Security is a balance between accessibility, usability, and restriction - too far in any of those directions, and you're in for trouble. Here are some tips on how to strike that balance with your Linux system.
The internet is full of people who want to destroy your stuff. Some of them are just curious, some are seeking a thrill, others are trying to steal your data, and some just want to watch things burn. Whatever their motive, it's your job as a sysadmin to keep these attackers out of your servers. If you're running a Linux system, this article is for you. We're going to run through some of the reasons why you need to harden your systems and other high-level considerations.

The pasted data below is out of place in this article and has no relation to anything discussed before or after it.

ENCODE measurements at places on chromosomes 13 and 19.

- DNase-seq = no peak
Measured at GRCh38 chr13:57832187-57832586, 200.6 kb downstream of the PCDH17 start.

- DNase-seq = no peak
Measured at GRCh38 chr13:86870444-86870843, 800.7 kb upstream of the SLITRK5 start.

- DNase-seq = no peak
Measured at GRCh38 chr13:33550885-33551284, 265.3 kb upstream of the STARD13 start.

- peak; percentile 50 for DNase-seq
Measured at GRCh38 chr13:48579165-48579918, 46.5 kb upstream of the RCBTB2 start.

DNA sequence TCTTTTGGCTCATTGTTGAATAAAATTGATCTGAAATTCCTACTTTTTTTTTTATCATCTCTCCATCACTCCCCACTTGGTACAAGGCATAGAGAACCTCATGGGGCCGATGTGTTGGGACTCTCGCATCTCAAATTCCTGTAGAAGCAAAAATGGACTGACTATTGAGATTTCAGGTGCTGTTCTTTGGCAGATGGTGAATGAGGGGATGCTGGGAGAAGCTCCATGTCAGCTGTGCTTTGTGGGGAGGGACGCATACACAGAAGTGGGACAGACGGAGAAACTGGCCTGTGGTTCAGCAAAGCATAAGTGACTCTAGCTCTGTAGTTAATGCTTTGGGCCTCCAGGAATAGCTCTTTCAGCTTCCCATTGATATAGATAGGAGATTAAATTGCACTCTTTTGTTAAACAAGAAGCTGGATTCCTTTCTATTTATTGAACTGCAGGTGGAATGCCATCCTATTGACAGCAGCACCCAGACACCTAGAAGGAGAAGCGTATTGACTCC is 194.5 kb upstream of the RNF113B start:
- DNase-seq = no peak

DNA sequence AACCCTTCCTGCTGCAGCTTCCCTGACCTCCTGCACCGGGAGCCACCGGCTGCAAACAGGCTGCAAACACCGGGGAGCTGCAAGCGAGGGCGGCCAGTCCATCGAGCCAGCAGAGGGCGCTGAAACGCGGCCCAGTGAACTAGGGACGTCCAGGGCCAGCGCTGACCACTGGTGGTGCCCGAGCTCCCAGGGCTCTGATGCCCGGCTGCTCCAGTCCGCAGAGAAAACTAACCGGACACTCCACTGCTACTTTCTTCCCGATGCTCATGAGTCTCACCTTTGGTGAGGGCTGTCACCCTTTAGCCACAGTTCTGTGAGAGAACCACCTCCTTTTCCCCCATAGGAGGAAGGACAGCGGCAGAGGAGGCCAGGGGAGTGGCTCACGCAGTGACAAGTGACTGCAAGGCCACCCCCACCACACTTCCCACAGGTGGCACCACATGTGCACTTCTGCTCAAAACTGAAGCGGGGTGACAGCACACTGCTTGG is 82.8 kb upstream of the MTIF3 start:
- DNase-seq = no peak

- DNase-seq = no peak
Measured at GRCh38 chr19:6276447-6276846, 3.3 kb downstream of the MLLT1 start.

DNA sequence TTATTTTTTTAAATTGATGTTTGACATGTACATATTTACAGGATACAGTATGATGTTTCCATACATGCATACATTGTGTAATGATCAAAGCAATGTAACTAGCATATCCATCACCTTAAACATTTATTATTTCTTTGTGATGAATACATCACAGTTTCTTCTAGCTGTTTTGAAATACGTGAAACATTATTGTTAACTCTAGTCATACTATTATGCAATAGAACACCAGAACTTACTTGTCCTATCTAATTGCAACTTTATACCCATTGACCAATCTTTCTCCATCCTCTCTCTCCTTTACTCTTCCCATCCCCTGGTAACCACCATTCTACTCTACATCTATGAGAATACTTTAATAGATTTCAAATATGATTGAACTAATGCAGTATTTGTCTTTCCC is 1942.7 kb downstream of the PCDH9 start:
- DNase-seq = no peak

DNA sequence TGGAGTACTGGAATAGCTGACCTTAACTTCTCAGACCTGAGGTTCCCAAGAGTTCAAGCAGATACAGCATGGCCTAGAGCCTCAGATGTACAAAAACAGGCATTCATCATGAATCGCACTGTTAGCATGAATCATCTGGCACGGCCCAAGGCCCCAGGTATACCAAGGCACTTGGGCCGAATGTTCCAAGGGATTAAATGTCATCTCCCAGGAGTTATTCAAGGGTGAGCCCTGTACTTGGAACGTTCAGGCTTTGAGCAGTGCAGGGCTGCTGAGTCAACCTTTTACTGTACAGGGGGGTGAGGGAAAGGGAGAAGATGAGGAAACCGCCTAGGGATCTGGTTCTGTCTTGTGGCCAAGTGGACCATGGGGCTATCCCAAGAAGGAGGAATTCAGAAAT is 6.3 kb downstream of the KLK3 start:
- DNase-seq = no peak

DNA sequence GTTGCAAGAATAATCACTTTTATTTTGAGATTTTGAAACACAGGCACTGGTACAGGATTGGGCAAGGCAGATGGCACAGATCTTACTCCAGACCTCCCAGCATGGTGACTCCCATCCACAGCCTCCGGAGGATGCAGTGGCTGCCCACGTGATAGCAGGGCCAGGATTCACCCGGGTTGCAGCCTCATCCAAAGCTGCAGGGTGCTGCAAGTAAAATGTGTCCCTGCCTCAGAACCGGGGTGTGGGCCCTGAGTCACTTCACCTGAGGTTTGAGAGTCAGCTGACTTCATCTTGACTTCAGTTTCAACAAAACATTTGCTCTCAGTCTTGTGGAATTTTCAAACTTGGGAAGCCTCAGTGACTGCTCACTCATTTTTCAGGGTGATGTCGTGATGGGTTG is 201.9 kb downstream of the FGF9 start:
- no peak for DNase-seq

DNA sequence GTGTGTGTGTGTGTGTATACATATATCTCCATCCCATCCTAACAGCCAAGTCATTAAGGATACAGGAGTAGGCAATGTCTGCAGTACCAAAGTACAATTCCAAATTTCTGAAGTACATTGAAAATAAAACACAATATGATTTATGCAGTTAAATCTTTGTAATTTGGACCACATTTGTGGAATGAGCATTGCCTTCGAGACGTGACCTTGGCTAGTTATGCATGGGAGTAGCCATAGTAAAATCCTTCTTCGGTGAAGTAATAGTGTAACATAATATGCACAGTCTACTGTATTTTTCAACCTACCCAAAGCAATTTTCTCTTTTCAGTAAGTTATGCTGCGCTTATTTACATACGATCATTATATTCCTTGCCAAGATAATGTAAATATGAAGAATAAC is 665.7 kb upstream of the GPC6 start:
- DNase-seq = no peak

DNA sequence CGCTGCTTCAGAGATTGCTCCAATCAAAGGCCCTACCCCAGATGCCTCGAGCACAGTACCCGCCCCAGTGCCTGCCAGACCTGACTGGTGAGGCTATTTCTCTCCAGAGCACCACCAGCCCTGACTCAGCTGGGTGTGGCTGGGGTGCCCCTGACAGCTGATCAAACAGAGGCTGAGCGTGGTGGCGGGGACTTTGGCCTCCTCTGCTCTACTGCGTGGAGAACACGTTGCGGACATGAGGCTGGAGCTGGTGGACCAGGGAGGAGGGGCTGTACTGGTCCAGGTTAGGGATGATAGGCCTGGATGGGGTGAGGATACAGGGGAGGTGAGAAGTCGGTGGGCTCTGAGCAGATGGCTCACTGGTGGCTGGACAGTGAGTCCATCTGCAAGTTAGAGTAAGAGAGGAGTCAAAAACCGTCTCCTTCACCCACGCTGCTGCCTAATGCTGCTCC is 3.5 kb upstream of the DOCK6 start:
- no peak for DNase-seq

Building an operating system is a difficult balance, and a Linux distribution is no different. You need to consider the out-of-the-box functionality that most people are going to want, and accessibility for a wide swath of administrators' skillsets. If you make your distro very secure, but a newbie sysadmin can't figure out how to work with it…well, they're going to find an easier distribution to go learn on, and now you've lost that admin to another distribution. So it's really no surprise that, right after install time, most Linux distributions need a little bit of tweaking to lock them down. This has gotten better over the years, as the installers themselves have gotten easier to use and more feature-rich. You can craft a pretty custom system right from the GUI installer. A base Red Hat Enterprise Linux (RHEL) system, for example, if you've chosen the base package set, is actually pretty light on unnecessary services and packages.